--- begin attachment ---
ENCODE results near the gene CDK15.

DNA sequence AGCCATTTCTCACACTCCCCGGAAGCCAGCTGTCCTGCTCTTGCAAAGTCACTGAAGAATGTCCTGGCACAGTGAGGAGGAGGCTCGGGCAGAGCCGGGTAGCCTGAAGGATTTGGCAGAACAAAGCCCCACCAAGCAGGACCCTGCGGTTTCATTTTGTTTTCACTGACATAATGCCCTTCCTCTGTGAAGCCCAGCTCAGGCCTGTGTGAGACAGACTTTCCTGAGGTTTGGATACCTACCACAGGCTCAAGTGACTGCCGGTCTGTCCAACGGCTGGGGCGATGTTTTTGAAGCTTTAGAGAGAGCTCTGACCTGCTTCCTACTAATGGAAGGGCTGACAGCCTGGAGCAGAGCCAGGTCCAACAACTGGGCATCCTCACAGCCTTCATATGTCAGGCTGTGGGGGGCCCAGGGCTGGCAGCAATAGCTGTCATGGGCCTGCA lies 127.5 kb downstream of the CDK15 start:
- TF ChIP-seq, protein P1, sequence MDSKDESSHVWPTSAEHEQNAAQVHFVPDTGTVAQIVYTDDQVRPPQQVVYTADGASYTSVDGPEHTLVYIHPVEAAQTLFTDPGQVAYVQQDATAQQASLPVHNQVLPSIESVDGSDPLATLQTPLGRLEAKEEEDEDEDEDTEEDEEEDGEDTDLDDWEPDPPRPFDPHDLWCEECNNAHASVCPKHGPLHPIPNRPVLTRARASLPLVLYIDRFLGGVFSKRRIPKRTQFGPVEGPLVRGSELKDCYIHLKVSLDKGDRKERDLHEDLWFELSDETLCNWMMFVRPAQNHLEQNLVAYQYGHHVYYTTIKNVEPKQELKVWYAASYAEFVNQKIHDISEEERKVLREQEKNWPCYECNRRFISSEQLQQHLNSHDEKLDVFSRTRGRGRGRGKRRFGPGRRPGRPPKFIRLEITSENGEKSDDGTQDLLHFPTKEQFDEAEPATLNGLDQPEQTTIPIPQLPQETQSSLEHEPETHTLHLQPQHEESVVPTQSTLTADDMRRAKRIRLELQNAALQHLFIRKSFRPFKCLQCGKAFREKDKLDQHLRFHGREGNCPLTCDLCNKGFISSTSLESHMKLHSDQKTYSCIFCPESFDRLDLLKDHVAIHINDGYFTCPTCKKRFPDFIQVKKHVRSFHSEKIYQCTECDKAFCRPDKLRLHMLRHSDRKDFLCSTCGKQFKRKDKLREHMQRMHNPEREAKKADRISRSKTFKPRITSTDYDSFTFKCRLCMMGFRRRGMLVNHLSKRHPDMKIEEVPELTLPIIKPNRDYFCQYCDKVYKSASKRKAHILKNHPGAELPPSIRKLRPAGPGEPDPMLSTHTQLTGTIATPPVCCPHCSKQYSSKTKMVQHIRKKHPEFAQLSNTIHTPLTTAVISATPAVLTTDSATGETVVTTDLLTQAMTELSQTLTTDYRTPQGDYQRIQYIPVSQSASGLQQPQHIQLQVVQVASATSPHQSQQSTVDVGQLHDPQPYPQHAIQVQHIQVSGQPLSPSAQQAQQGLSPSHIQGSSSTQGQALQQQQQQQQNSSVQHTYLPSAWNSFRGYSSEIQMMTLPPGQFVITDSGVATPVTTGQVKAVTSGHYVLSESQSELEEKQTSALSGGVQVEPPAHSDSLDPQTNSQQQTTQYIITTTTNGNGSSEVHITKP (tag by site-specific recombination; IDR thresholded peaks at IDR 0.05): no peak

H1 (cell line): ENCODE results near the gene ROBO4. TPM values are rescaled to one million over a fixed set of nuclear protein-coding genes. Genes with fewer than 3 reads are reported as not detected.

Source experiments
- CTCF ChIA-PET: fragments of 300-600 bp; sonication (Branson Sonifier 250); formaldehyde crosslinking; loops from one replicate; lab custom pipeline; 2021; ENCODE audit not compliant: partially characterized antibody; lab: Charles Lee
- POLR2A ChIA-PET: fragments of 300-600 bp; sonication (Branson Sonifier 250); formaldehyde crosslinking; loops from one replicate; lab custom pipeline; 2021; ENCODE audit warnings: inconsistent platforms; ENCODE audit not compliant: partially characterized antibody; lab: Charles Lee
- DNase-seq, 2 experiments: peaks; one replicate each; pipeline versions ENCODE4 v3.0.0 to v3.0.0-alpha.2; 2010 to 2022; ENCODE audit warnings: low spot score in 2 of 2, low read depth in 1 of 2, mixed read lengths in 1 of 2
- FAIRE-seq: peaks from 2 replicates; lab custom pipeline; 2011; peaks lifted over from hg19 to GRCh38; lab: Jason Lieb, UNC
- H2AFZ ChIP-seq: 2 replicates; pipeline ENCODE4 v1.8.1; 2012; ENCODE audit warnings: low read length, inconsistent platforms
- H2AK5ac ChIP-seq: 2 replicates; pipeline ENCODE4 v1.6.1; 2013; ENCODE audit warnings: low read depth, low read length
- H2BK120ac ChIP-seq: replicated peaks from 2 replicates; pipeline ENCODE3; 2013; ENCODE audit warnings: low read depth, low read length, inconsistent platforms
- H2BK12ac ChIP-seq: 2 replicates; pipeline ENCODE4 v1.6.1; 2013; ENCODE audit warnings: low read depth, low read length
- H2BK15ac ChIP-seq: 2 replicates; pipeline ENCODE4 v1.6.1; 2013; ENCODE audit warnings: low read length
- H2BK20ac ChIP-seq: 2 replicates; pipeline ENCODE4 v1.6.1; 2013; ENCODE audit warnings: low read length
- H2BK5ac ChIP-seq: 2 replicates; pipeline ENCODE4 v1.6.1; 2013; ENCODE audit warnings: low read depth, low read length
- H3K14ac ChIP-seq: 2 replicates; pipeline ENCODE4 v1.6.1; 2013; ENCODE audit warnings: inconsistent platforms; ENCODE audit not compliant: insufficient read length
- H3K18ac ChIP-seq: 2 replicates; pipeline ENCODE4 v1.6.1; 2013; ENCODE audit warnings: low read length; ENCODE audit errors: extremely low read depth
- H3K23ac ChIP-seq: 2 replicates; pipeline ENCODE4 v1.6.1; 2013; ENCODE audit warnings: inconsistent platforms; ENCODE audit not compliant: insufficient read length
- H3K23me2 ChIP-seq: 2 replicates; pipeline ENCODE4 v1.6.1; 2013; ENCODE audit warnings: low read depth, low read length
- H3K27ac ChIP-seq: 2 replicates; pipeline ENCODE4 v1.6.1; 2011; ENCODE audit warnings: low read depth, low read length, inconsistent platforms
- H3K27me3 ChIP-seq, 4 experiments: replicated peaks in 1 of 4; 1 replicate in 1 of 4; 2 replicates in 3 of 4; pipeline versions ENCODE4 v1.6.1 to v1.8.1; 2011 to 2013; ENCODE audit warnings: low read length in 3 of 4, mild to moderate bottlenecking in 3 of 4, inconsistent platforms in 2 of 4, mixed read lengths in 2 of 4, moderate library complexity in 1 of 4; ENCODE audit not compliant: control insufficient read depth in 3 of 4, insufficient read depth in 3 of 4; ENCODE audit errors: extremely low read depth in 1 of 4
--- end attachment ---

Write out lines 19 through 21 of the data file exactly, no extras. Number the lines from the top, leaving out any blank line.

- H3K23ac ChIP-seq: 2 replicates; pipeline ENCODE4 v1.6.1; 2013; ENCODE audit warnings: inconsistent platforms; ENCODE audit not compliant: insufficient read length
- H3K23me2 ChIP-seq: 2 replicates; pipeline ENCODE4 v1.6.1; 2013; ENCODE audit warnings: low read depth, low read length
- H3K27ac ChIP-seq: 2 replicates; pipeline ENCODE4 v1.6.1; 2011; ENCODE audit warnings: low read depth, low read length, inconsistent platforms